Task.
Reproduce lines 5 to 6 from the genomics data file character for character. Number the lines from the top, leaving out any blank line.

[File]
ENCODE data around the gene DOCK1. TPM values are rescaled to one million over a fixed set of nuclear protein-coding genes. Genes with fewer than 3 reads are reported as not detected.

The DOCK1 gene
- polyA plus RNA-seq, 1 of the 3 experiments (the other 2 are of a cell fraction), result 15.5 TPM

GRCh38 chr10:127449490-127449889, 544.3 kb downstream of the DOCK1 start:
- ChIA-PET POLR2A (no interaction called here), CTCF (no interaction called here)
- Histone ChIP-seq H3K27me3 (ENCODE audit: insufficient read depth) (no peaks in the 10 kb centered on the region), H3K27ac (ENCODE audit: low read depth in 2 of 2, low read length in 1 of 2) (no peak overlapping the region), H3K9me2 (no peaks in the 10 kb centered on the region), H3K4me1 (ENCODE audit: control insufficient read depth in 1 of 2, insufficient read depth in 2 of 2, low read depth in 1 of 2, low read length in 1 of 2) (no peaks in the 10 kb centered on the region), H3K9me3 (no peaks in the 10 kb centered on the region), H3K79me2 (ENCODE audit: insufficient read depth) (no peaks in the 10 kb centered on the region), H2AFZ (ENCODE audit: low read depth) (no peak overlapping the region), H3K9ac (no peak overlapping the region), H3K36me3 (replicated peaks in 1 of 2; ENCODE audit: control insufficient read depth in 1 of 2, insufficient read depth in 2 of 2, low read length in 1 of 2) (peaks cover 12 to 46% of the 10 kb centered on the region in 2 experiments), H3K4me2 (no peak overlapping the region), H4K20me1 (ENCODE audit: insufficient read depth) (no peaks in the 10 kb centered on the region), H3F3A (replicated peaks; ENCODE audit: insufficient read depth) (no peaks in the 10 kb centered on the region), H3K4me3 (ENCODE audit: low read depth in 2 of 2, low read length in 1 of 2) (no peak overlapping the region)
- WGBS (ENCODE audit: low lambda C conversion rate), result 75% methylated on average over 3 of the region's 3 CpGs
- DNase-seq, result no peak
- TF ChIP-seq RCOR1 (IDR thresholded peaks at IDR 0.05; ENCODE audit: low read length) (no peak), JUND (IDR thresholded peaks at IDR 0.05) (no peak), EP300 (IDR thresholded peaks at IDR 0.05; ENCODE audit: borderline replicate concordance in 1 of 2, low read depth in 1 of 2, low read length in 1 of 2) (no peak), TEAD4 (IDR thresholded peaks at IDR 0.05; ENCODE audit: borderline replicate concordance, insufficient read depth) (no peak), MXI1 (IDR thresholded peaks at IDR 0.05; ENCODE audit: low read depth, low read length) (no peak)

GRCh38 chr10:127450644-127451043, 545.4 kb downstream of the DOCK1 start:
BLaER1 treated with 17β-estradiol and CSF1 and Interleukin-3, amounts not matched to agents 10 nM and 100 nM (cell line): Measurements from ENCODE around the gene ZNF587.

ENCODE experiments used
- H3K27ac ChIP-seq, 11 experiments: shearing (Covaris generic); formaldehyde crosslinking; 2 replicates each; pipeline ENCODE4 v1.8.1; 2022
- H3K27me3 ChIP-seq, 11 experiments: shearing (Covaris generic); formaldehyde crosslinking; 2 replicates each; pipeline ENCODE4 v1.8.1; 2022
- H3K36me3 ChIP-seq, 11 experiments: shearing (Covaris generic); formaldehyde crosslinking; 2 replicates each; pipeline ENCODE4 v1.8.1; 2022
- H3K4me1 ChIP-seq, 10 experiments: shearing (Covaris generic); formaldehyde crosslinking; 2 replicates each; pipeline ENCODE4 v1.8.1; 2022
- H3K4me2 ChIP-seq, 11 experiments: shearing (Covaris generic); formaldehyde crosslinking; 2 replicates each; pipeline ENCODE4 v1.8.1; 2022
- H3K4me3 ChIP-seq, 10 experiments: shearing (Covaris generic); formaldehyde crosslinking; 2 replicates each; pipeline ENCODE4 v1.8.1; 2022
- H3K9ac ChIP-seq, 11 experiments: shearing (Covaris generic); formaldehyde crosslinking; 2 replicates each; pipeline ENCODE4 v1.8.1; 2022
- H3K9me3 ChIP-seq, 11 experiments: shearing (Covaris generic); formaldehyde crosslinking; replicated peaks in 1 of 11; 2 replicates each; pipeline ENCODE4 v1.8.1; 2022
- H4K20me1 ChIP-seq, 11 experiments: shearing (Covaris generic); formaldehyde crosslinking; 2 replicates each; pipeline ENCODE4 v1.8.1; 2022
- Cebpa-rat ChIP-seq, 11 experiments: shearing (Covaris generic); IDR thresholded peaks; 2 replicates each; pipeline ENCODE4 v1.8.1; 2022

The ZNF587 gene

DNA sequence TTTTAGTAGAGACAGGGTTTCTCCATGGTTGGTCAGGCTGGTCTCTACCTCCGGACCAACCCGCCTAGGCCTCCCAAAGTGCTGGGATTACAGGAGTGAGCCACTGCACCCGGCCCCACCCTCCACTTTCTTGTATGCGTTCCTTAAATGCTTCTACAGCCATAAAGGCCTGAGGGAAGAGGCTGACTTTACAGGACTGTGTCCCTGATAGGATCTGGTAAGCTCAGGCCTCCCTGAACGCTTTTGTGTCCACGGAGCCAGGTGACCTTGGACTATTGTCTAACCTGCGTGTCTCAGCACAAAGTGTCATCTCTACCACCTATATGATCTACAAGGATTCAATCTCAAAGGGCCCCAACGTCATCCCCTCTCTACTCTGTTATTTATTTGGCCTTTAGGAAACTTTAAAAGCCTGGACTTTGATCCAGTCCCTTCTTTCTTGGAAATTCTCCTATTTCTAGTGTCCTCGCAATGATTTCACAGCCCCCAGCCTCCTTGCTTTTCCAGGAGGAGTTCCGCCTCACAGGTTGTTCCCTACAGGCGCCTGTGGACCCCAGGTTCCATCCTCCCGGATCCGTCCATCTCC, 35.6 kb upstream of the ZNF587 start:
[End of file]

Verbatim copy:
- ChIA-PET POLR2A (no interaction called here), CTCF (no interaction called here)
- Histone ChIP-seq H3K27me3 (ENCODE audit: insufficient read depth) (no peaks in the 10 kb centered on the region), H3K27ac (ENCODE audit: low read depth in 2 of 2, low read length in 1 of 2) (no peak overlapping the region), H3K9me2 (no peaks in the 10 kb centered on the region), H3K4me1 (ENCODE audit: control insufficient read depth in 1 of 2, insufficient read depth in 2 of 2, low read depth in 1 of 2, low read length in 1 of 2) (no peaks in the 10 kb centered on the region), H3K9me3 (no peaks in the 10 kb centered on the region), H3K79me2 (ENCODE audit: insufficient read depth) (no peaks in the 10 kb centered on the region), H2AFZ (ENCODE audit: low read depth) (no peak overlapping the region), H3K9ac (no peak overlapping the region), H3K36me3 (replicated peaks in 1 of 2; ENCODE audit: control insufficient read depth in 1 of 2, insufficient read depth in 2 of 2, low read length in 1 of 2) (peaks cover 12 to 46% of the 10 kb centered on the region in 2 experiments), H3K4me2 (no peak overlapping the region), H4K20me1 (ENCODE audit: insufficient read depth) (no peaks in the 10 kb centered on the region), H3F3A (replicated peaks; ENCODE audit: insufficient read depth) (no peaks in the 10 kb centered on the region), H3K4me3 (ENCODE audit: low read depth in 2 of 2, low read length in 1 of 2) (no peak overlapping the region)